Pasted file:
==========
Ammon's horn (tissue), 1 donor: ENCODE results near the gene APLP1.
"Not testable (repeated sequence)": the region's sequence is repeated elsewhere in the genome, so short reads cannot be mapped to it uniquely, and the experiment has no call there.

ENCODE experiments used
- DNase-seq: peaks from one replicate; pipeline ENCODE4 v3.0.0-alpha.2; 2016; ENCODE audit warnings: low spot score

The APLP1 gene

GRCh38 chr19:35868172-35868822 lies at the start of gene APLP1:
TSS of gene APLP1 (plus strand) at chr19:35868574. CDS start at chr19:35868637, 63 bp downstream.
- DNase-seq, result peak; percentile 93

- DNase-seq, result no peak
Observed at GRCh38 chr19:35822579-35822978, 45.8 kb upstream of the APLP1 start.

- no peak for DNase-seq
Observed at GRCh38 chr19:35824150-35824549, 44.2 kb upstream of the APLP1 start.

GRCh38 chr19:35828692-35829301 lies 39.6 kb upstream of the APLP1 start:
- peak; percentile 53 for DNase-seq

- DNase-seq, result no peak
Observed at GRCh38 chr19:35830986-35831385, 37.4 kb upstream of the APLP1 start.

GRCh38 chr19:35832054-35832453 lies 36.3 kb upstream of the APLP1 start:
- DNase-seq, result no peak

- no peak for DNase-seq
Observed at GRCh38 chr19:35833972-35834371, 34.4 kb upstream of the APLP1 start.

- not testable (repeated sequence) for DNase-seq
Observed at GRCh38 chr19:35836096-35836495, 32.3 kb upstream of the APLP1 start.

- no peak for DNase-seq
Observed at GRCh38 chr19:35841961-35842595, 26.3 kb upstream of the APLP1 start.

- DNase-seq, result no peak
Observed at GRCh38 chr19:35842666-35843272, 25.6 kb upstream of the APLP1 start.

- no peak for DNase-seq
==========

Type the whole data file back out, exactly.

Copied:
Ammon's horn (tissue), 1 donor: ENCODE results near the gene APLP1.
"Not testable (repeated sequence)": the region's sequence is repeated elsewhere in the genome, so short reads cannot be mapped to it uniquely, and the experiment has no call there.

ENCODE experiments used
- DNase-seq: peaks from one replicate; pipeline ENCODE4 v3.0.0-alpha.2; 2016; ENCODE audit warnings: low spot score

The APLP1 gene

GRCh38 chr19:35868172-35868822 lies at the start of gene APLP1:
TSS of gene APLP1 (plus strand) at chr19:35868574. CDS start at chr19:35868637, 63 bp downstream.
- DNase-seq, result peak; percentile 93

- DNase-seq, result no peak
Observed at GRCh38 chr19:35822579-35822978, 45.8 kb upstream of the APLP1 start.

- no peak for DNase-seq
Observed at GRCh38 chr19:35824150-35824549, 44.2 kb upstream of the APLP1 start.

GRCh38 chr19:35828692-35829301 lies 39.6 kb upstream of the APLP1 start:
- peak; percentile 53 for DNase-seq

- DNase-seq, result no peak
Observed at GRCh38 chr19:35830986-35831385, 37.4 kb upstream of the APLP1 start.

GRCh38 chr19:35832054-35832453 lies 36.3 kb upstream of the APLP1 start:
- DNase-seq, result no peak

- no peak for DNase-seq
Observed at GRCh38 chr19:35833972-35834371, 34.4 kb upstream of the APLP1 start.

- not testable (repeated sequence) for DNase-seq
Observed at GRCh38 chr19:35836096-35836495, 32.3 kb upstream of the APLP1 start.

- no peak for DNase-seq
Observed at GRCh38 chr19:35841961-35842595, 26.3 kb upstream of the APLP1 start.

- DNase-seq, result no peak
Observed at GRCh38 chr19:35842666-35843272, 25.6 kb upstream of the APLP1 start.

- no peak for DNase-seq